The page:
Memories of a Metis Settlement: Eighty Years of East Prairie Metis Settlement, with Firsthand Memories 1939 to Today published by Theytus in 2018 is a brief account of one Metis community in Alberta. Based on a 1979 publication, East Prairie Metis, 1939 to 1979, Forty Years of Determination, editor Constance Brissenden was chosen by the community to update their community history.
Two Plays About Residential School (Indigenous Education Press) honours the fearless voices of residential school survivor Larry Loyie (Cree, 1933-2016) and intergenerational survivor Vera Manuel (Secwepemc / Ktunaxa, 1949-2010). In the early 1990s, these award-winning authors wrote about their individual experiences of residential schools.
Residential Schools, With the Words and Images of Survivors, A National History EPUB honours the survivors, the former students, who attended residential schools. Designed for the general reader this accessible, history offers a first-person perspective of the residential school system in Canada, as it shares the memories of more than 70 survivors from across Canada as well as 125 archival and contemporary images (65 black & white photographs, 51 colour, some never before published).
Residential Schools, With the Words and Images of Survivors, A National History honours the survivors, the former students, who attended residential schools. Designed for the general reader this accessible, 112-page history offers a first-person perspective of the residential school system in Canada, as it shares the memories of more than 70 survivors from across Canada as well as 125 archival and contemporary images (65 black & white photographs, 51 colour, some never before published).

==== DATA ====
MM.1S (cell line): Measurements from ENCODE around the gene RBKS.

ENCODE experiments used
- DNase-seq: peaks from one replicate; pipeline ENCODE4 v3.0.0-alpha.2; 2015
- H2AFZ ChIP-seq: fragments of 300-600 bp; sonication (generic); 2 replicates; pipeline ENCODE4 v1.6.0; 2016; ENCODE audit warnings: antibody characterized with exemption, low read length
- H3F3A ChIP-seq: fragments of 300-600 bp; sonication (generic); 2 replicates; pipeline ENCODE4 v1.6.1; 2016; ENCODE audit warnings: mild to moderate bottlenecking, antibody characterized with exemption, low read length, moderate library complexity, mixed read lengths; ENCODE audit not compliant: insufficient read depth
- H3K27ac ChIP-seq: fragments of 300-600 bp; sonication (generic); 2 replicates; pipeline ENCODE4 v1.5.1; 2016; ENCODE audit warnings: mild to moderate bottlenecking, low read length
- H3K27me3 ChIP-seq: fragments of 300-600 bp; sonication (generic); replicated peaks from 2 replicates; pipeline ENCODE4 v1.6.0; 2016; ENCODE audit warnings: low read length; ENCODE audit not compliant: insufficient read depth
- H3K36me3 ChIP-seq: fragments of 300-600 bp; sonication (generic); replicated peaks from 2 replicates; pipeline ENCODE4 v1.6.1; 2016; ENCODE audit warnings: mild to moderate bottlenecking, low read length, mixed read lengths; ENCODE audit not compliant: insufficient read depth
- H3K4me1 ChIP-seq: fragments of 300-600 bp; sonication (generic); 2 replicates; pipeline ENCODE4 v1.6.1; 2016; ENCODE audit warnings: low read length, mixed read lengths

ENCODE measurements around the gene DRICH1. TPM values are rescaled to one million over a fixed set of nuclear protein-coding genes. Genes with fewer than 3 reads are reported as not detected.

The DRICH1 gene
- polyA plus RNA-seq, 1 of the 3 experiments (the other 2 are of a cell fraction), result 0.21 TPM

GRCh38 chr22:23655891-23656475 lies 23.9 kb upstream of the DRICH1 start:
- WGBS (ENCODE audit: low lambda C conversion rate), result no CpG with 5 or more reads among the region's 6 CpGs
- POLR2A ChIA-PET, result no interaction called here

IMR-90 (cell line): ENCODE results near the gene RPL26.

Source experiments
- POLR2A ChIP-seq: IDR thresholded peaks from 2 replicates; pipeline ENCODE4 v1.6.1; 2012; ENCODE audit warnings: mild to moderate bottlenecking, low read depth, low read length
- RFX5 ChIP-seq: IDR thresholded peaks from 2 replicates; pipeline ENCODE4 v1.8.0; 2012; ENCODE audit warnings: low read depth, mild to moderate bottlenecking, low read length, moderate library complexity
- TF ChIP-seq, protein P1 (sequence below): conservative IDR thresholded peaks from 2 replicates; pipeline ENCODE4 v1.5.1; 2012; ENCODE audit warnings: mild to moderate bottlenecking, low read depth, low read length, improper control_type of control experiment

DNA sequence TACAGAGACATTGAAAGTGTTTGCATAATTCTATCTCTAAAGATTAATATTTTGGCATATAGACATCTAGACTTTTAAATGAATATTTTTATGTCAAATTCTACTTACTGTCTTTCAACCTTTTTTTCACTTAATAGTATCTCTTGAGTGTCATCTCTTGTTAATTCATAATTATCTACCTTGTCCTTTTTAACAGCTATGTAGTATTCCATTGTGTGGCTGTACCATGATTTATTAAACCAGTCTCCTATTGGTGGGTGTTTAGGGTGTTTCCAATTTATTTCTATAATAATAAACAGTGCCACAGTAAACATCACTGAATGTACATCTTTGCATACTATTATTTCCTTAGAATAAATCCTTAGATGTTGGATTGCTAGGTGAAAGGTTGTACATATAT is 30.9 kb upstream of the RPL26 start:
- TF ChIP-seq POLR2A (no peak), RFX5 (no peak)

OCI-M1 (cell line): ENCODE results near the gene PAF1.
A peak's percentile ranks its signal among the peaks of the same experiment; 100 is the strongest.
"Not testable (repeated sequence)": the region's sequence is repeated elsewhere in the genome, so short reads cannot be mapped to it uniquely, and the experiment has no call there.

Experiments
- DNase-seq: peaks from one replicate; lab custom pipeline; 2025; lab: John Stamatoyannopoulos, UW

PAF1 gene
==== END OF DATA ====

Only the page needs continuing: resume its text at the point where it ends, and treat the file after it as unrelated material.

The Moon Speaks Cree: A Winter Adventure is the most recent chapter book from Larry Loyie and Constance Brissenden, published by Theytus. Learning the universal lessons of Cree culture, young Lawrence rides his father’s long toboggan pulled by four eager dogs, invents a sliding machine that really works from his grandfather’s old steamer trunk, reconnects with his older brother and learns the secrets of winter survival from his parents and grandparents.
Tant Que Couleront Les Rivieres is the French edition of As Long as the Rivers Flow: A Last Summer Before Residential School, a poignant story for children about the joyous summer spent in northern Alberta in 1944. The story focuses on the daily routine of a ten-year-old Cree boy named Lawrence. His days are filled with family activities and personal adventures. At the beginning of summer Lawrence overhears the adults talking about how the children would have to attend a school far away and that this school was something like prison.
Goodbye Buffalo Bay is the latest book from the writing team, Larry Loyie and Constance Brissenden. This chapter book tells the story of Larry Loyie's teen years when he spent his final year at residential school and then went out into the world to make a living. This novel is the sequel to As Long as the River Flow: A Last Summer Before Residential School and When the Spirits Dance. The years spent at residential school culminate in a final year spent with the priests and nuns and most importantly one's friends and siblings.
The Gathering Tree is the most recent children's book by award-winning authors Larry Loyie and Constance Brissenden. The authors tackle the difficult issue of HIV/AIDS in this picture book set in a First Nations community in British Columbia. A special cousin is returning home for a community ceremony. Robert is a 21-year-old First Nations man who went to the city for his education. His younger cousins, Tyler and Shay-Lyn, look up to him as a role model for his marathon running ability. But on this visit something has changed.
When the Spirits Dance by award-winning authors Larry Loyie and Constance Brissenden is a recent children's book about a Cree family during the Second World War. Larry Loyie grew up with his extended family in Rabbit Hill in northern Alberta. In 1941 when Larry was eight, the family's traditional lifestyle was interrupted as the need for an increased Canadian war effort reached Slave Lake in Alberta. The Loyie family was faced with the need for all able-bodied men to enlist in Canada's army.